1928 – Helena, MT – M 5½ ±

Intermountain Seismic Belt Historical Earthquake Project

February 29, 1928 – Helena, MT – M 5½ ±

The 1928 Helena, Montana earthquake had no reported injuries or damage. The shaking startled people throughout the city of Helena and was more noticeable on upper floors of buildings with two or more stories above ground. The shaking was severe enough to disrupt a trial in one city courthouse. Without taking time to formally adjourn the proceedings, the judge and others fled the courtroom as the shaking began.

The earthquake was reported felt in areas southeast of Helena including: Trident, Three Forks, Manhattan, Logan, Lombard, and Sixteen-Mile Canyon. White Sulphur Springs, to the east of Helena, also reported earthquake shaking.

There were reports of shaken buildings, windows rattling, furniture moving, and goods being shaken from shelves.

 

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1947 – Virginia City, MT – M 6¼

Intermountain Seismic Belt Historical Earthquake Project

November 23, 1947 – Virginia City, MT – M 6¼

The Virginia City earthquake was reported felt in several communities in Montana, including: Billings, Missoula, Lewistown, Livingston, Helena, Harlowton, Malta, Havre, Glasgow, Kalispell, and Bozeman; and as far south as Idaho Falls, Idaho.

In most areas, the earthquake rocked buildings with, what was described in Helena as, a “long and easy” motion. There were widespread reports of swaying light fixtures, stopped clocks, dishes rattling, and window blinds and curtains moving back and forth. Cracks in plaster were observed and a plaster ceiling fell in a café in Hamilton.

Near the epicenter, in Virginia City, bricks and plaster were shaken loose from buildings, windowpanes were shattered, walls were cracked, and chimneys damaged. There were also reports of pictures being shaken off walls and dishes falling from cupboards.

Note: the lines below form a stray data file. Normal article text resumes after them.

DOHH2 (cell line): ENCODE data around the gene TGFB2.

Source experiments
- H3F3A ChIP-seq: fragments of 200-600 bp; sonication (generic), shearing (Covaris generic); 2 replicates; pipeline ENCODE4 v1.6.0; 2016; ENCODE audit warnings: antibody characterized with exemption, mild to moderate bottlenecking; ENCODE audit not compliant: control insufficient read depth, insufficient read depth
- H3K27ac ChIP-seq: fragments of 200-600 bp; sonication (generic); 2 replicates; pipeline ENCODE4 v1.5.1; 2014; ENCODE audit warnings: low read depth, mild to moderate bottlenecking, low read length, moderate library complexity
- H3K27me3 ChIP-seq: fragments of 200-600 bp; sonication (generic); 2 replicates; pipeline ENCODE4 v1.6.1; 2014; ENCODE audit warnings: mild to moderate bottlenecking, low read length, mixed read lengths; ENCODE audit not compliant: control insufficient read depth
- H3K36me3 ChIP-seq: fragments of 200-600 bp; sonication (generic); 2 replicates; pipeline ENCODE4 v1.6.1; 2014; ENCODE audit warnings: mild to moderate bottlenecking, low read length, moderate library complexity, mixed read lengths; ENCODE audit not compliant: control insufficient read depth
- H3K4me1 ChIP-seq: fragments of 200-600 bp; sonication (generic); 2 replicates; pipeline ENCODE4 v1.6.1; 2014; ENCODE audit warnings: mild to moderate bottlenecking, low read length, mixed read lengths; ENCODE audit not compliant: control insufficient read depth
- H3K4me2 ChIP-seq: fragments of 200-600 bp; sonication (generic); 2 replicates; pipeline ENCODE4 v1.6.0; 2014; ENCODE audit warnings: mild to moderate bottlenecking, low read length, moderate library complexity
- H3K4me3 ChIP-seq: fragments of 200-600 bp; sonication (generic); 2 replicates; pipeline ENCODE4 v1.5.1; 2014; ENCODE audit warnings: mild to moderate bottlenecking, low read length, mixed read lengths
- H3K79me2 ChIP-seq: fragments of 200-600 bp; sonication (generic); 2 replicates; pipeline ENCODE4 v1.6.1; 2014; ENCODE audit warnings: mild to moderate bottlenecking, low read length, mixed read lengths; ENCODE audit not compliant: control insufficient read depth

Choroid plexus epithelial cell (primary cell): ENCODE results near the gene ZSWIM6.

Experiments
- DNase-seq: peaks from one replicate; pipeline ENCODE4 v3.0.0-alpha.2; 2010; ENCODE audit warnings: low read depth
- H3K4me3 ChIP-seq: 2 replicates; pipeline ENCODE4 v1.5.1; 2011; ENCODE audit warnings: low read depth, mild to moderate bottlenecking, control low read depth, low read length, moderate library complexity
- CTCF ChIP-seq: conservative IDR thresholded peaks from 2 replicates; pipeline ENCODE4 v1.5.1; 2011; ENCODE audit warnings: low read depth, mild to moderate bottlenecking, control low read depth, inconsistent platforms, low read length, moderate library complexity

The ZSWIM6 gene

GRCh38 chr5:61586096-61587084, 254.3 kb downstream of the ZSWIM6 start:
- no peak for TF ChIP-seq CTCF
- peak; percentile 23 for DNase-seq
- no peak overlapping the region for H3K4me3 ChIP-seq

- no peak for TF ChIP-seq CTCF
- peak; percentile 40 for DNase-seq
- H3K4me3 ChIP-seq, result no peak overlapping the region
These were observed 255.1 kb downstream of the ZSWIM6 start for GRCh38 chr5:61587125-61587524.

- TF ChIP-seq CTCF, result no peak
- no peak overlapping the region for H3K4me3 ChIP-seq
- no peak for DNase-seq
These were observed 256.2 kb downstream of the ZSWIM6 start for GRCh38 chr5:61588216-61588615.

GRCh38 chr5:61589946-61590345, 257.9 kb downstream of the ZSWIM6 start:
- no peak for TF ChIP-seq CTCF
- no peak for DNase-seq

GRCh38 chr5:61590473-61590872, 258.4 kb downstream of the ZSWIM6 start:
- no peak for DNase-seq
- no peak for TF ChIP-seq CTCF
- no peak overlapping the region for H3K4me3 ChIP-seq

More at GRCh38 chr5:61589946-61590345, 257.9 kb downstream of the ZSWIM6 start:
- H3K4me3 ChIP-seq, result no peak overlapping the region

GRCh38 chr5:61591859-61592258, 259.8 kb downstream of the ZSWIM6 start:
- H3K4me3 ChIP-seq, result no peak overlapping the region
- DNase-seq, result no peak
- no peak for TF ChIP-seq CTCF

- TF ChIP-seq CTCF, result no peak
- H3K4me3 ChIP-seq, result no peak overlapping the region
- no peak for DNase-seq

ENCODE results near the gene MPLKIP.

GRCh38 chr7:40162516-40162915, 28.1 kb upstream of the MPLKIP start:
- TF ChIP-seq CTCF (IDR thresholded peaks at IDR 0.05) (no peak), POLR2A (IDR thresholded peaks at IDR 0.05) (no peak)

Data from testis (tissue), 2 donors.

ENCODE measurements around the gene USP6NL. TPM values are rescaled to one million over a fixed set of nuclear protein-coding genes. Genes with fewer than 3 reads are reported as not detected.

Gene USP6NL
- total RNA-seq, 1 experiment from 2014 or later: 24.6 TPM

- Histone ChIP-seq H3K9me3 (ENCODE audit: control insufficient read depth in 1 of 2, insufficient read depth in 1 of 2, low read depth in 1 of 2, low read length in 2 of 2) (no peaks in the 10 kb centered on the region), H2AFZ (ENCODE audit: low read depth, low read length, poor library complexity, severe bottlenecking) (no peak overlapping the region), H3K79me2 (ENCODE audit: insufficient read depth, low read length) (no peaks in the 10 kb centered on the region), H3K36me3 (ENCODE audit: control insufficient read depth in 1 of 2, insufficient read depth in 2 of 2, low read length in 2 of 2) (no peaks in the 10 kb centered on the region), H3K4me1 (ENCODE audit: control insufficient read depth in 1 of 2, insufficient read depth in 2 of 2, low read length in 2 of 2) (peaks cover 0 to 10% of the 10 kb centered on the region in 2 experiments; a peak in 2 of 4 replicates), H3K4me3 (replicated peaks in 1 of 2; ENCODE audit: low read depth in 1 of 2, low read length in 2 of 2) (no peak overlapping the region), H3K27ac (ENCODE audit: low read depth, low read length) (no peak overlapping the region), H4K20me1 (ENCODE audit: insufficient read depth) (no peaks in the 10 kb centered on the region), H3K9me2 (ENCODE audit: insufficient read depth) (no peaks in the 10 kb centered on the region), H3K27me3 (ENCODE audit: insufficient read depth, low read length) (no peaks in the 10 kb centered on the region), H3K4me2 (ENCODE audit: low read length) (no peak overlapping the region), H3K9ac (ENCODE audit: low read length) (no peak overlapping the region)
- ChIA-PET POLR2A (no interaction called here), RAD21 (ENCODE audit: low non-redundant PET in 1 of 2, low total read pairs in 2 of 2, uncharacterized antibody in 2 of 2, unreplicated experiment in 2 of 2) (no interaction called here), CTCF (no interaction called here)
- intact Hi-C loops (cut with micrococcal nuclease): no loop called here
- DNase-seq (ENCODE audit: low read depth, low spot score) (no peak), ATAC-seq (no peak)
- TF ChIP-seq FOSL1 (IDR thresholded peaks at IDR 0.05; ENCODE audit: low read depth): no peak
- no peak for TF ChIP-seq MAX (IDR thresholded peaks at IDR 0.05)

In some locations sleeping residents were awakened as the shaking dislodged icicles from rooftops. Strange noises were reportedly heard during the shaking, and some residents fled their homes in fear. However, there were no reports of injuries or significant damage resulting from the earthquake.

 

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1988 – San Rafael Swell, UT – M 5.3

Intermountain Seismic Belt Historical Earthquake Project

August 14, 1988 – San Rafael Swell, UT – M 5.3

This earthquake was located approximately 10 miles ESE of Castle Dale, Utah in Emery County.

There were no reports of injuries or serious damage resulting from the earthquake. Reports indicate that the earthquake was felt as far east as Golden, Colorado, as far south as Albuquerque, New Mexico, as far west as Delta, Utah, and as far north as Brigham City, Utah. The earthquake was reportedly felt particularly in valleys, while less noticed in mountain areas.

Minor damage in Emery County consisted of cracks in foundations, chimneys, and old buildings. Dishes and store goods fell from shelves and pictures were dislodged from wall hooks. Cracks and plaster damage were also observed in ceilings and walls.

Calls about the earthquake were received from several coal mines in the area, but there were no reports of injury or damage. Local dams were examined and found to be sound.

Rock falls were a notable feature of this earthquake. Fallen boulders impeded travel on some roadways. In many locations, falling rocks sent up clouds of dust that were visible for many miles.

Near the epicenter, north of Ferron, Utah a resident reported seeing dust clouds on the western ridge that partially obscured Ferron Mountain and the cliffs around the Wilberg Mine. “You couldn’t see the mountain up around Wilberg for five to 10 minutes because of the dust. Same on the desert [to the east]. Just a big string of dust from as far south to as far north as you could see.”